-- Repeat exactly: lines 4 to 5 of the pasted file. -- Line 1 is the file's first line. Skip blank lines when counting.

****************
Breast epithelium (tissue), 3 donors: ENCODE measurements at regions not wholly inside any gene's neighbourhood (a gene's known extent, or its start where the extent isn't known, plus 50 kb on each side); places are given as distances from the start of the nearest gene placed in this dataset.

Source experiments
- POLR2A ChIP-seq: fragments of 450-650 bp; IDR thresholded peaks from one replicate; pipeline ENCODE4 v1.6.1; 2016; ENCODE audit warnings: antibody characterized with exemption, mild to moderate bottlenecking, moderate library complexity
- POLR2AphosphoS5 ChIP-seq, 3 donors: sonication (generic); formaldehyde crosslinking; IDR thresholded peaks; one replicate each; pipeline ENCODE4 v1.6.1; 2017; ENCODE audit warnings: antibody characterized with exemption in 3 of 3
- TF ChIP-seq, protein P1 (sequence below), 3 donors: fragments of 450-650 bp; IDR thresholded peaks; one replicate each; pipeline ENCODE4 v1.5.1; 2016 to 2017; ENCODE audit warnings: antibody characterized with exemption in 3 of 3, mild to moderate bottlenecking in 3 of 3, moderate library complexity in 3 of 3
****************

- POLR2AphosphoS5 ChIP-seq, 3 donors: sonication (generic); formaldehyde crosslinking; IDR thresholded peaks; one replicate each; pipeline ENCODE4 v1.6.1; 2017; ENCODE audit warnings: antibody characterized with exemption in 3 of 3
- TF ChIP-seq, protein P1 (sequence below), 3 donors: fragments of 450-650 bp; IDR thresholded peaks; one replicate each; pipeline ENCODE4 v1.5.1; 2016 to 2017; ENCODE audit warnings: antibody characterized with exemption in 3 of 3, mild to moderate bottlenecking in 3 of 3, moderate library complexity in 3 of 3